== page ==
Housing registrations across Britain 'have reached highest level in more than a decade'

A report that new home registrations in Britain 'have reached their highest level in more than a decade, boosted by a number of large developments in London' features in today's newspaper round-up.

The Guardian reports that, according to industry body the National House Building Council (NHBC), "43,578 new homes were registered between July and September, up 15 per cent from the same period a year earlier. It is the highest total since the third quarter of 2007, when 49,520 new homes were registered just before the start of the global financial crisis."

The Guardian reports that "affordable housing residents in a new enclave of 3,400 homes are being prevented from using a luxury swimming pool and gymnasium, which are being kept for the exclusive use of private owners and renters". The paper says that "residents paying taxpayer-subsidised rents at Royal Wharf in the London borough of Newham have complained they are victims of segregation because they will not have access to a state-of-the-art clubhouse that neighbours who own or rent privately will enjoy".

Preston in Lancashire has been named as "the most rapidly improving urban area in the UK to live and work", The Guardian reports. The paper says that "research carried out by the accountancy firm PricewaterhouseCoopers and the think-tank Demos, which used a range of measures including employment, workers’ pay, house prices, transport, the environment, work-life-balance and inequality to rank 42 UK cities, found that Preston had improved the most in its 2018 Good Growth for Cities index."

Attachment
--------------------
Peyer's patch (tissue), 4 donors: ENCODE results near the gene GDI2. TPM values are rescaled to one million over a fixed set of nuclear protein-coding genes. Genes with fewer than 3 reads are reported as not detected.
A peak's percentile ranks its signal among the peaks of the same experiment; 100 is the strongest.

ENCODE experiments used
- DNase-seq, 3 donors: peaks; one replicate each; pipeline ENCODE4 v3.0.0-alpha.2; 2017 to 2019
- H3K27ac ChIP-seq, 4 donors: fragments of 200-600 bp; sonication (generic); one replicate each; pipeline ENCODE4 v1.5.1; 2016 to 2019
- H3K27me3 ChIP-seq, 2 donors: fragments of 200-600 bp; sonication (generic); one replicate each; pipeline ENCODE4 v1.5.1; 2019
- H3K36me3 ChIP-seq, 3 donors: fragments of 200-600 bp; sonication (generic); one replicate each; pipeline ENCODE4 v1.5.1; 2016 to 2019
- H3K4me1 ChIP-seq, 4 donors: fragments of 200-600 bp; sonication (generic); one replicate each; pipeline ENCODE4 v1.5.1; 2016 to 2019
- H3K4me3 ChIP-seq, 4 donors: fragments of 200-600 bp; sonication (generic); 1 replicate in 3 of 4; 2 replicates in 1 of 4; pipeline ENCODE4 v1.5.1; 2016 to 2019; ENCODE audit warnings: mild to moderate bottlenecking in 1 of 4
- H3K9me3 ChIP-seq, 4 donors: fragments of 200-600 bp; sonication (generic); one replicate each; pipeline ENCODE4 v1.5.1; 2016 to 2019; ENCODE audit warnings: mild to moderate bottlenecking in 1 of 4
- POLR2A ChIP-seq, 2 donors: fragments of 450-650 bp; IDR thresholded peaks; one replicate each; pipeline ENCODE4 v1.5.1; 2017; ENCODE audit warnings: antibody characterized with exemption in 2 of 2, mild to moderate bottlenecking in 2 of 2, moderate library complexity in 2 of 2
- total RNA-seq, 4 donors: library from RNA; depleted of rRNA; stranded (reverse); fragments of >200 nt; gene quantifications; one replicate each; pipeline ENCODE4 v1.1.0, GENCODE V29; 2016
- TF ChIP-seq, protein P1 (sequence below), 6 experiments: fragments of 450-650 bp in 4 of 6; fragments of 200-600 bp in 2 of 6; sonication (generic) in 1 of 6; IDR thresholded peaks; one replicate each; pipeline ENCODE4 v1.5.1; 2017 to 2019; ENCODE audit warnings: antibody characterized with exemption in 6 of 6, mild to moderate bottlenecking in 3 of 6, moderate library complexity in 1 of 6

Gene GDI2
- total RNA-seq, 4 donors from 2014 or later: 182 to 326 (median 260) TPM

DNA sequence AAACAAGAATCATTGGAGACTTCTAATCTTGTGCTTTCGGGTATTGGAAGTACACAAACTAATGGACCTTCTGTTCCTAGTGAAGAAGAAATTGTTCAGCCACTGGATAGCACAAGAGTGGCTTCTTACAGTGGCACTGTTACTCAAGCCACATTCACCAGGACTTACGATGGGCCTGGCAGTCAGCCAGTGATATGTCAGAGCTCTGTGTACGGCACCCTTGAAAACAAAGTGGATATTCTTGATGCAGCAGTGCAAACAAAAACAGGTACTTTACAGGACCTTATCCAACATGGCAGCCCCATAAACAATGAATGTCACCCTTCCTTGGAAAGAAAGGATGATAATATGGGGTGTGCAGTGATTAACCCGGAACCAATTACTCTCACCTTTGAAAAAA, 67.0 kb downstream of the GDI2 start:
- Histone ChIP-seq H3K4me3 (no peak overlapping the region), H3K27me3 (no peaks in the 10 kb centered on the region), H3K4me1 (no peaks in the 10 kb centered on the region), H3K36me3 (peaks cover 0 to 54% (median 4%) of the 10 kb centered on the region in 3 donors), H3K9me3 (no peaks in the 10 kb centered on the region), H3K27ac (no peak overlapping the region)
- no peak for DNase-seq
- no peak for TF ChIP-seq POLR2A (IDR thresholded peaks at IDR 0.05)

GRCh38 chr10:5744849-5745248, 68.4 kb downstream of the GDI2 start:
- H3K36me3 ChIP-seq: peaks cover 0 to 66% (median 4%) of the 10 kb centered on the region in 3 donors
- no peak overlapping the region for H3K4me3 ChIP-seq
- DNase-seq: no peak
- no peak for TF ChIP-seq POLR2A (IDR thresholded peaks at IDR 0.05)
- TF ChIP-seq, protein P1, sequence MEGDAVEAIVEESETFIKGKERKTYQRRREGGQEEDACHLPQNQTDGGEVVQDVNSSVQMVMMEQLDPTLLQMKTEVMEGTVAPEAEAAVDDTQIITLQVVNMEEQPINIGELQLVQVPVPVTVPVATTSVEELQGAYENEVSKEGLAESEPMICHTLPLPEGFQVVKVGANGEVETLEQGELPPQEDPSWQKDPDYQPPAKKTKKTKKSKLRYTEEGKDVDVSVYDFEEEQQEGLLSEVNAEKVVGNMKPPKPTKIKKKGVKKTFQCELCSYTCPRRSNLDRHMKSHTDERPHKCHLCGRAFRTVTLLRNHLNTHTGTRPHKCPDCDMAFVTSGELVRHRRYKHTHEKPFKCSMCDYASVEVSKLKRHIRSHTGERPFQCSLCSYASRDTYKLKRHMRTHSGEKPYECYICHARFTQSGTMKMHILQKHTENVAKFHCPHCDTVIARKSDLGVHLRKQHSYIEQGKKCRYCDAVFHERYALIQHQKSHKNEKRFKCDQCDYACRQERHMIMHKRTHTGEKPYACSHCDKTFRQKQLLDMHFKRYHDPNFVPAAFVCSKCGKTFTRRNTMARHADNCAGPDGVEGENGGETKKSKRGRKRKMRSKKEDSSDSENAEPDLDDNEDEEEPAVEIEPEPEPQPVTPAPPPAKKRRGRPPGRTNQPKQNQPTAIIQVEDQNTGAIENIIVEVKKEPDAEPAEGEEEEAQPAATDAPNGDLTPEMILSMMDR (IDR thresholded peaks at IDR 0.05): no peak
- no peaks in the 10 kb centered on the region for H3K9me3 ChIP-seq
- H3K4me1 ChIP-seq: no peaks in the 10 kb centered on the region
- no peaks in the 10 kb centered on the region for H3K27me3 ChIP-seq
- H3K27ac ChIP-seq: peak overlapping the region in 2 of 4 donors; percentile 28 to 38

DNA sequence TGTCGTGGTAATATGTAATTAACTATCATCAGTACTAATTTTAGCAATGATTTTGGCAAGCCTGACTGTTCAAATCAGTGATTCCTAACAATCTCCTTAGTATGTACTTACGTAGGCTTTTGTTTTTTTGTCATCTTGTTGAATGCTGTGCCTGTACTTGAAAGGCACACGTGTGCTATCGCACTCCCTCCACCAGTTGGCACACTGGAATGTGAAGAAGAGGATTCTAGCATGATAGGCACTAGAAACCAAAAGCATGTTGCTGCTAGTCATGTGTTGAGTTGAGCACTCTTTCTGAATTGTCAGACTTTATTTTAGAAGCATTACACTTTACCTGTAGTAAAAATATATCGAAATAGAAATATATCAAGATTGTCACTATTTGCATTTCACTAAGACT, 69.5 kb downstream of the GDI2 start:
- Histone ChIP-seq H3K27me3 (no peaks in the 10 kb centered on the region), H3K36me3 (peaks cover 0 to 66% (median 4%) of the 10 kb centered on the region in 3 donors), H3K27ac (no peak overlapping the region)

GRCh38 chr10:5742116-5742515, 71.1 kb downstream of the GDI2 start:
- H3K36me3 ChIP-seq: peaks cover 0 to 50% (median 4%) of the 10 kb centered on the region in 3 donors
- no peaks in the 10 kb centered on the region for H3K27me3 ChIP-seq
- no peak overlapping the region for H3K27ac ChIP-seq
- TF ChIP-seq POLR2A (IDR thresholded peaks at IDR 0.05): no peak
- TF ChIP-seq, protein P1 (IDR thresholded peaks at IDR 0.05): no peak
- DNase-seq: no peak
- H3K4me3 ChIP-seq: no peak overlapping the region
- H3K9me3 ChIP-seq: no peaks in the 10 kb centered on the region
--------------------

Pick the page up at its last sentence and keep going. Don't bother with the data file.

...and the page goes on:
The Times (subscription) reports that the government "has rejected an energy company’s request to relax rules on earthquakes caused by fracking despite claims that the limits could prevent it testing Britain’s shale gas potential". The paper says that fracking firm "Cuadrilla has caused nearly 30 tremors since it resumed fracking at Preston New Road in Lancashire last month, the strongest of which measured 1.1 magnitude on Monday". Under regulatory rules, the company "has to cease fracking for 18 hours after a tremor of more than 0.5", the paper says.

The Financial Times (subscription) reports that Channel Four is to "move its headquarters to Leeds and create new commissioning centres in Bristol and Glasgow as the UK’s broadcasting industry continues to migrate out of London".

The Guardian reports that "vital roads, bridges, rail lines and hospitals in the Glasgow area are at significant risk of being damaged or closed by climate change, a major study has found". The paper says that the study, "thought to be the most in-depth carried out for any city region in the UK, said that by 2050 the area will be hit by far more powerful storms, by regular heatwaves and by heavy winter flooding, affecting up to 1.8 million people".


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